(Sydney.edu.au) A team of quantum engineers has shown that atoms held in optical cavities – tiny boxes to hold light – could be foundational to the creation of a quantum internet.
Engineers at Caltech, the California Institute of Technology, have discovered that by embedding atoms of the rare-earth element ytterbium in an optical cavity they are able to control and measure a stable form of quantum information in a solid. The system they have developed has the potential to share that information over thousands of kilometres using photons. Caltech’s Professor Andrei Faraon, who led the research team said, “It’s a rare-earth ion that absorbs and emits photons in exactly the way we’d need to create a quantum network.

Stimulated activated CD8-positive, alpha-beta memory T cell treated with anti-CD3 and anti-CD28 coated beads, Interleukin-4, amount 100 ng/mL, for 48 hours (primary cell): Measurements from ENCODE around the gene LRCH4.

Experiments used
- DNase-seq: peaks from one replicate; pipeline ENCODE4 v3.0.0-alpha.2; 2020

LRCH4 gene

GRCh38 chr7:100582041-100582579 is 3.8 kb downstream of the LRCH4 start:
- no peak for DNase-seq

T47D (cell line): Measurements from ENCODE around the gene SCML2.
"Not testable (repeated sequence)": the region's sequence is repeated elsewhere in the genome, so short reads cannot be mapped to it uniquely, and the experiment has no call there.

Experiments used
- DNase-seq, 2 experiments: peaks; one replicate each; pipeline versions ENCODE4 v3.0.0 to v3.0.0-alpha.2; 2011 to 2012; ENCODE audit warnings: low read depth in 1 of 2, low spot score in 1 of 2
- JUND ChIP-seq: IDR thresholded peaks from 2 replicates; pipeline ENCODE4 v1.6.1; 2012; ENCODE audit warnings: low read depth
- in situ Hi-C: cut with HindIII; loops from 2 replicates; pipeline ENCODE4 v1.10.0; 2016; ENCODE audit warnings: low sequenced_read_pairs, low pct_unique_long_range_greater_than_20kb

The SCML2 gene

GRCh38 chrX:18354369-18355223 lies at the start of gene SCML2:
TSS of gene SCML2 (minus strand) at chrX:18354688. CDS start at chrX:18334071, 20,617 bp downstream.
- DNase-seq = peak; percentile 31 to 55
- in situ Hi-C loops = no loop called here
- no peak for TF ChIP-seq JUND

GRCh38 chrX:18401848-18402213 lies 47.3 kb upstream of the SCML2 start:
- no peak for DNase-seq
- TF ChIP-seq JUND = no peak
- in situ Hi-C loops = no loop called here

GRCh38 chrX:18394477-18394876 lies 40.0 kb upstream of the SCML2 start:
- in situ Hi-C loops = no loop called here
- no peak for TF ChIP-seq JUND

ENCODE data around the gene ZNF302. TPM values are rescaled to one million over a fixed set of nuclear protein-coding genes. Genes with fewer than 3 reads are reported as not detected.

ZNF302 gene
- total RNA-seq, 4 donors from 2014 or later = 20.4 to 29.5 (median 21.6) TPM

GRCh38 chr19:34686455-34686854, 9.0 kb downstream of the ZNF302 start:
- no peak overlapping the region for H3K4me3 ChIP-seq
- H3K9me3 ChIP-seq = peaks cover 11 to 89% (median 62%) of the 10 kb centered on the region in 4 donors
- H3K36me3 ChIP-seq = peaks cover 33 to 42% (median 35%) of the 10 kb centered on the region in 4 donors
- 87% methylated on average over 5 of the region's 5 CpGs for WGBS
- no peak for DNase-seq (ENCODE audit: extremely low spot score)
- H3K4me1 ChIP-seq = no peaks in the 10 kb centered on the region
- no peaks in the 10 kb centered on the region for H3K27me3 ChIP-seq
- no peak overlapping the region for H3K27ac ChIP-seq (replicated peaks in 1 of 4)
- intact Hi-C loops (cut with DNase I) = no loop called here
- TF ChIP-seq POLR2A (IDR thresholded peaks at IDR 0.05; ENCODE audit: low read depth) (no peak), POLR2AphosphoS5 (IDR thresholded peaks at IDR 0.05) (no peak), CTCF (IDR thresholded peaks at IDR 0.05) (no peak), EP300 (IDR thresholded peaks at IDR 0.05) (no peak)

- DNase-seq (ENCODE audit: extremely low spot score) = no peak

The team’s current focus is on creating the building blocks of a quantum network. Next, they hope to scale up their experiments and connect two quantum bits, Professor Faraon said.
Dr John Bartholomew is a co-author of the Nature paper describing the effort and worked on the project at Caltech. This year he joined the University of Sydney Nano Institute and School of Physics.

Subscribe to Our Email Newsletter

Stay up-to-date on all the latest news from the Quantum Technology industry and receive information and offers from third party vendors.

0